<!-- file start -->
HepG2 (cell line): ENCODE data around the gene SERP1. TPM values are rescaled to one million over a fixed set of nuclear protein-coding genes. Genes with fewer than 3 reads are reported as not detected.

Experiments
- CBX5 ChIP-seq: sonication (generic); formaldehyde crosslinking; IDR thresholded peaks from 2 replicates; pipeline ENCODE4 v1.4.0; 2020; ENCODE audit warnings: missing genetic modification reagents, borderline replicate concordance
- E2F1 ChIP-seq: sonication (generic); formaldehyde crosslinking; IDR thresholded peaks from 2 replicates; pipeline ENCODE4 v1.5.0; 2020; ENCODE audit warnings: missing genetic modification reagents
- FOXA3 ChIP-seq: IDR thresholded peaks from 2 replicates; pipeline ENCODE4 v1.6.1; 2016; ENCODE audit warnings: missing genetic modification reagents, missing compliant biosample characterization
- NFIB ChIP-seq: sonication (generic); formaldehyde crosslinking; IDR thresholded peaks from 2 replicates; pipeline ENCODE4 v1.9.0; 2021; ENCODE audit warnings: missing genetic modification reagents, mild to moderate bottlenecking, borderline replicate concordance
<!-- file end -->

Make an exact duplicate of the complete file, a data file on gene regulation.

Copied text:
HepG2 (cell line): ENCODE data around the gene SERP1. TPM values are rescaled to one million over a fixed set of nuclear protein-coding genes. Genes with fewer than 3 reads are reported as not detected.

Experiments
- CBX5 ChIP-seq: sonication (generic); formaldehyde crosslinking; IDR thresholded peaks from 2 replicates; pipeline ENCODE4 v1.4.0; 2020; ENCODE audit warnings: missing genetic modification reagents, borderline replicate concordance
- E2F1 ChIP-seq: sonication (generic); formaldehyde crosslinking; IDR thresholded peaks from 2 replicates; pipeline ENCODE4 v1.5.0; 2020; ENCODE audit warnings: missing genetic modification reagents
- FOXA3 ChIP-seq: IDR thresholded peaks from 2 replicates; pipeline ENCODE4 v1.6.1; 2016; ENCODE audit warnings: missing genetic modification reagents, missing compliant biosample characterization
- NFIB ChIP-seq: sonication (generic); formaldehyde crosslinking; IDR thresholded peaks from 2 replicates; pipeline ENCODE4 v1.9.0; 2021; ENCODE audit warnings: missing genetic modification reagents, mild to moderate bottlenecking, borderline replicate concordance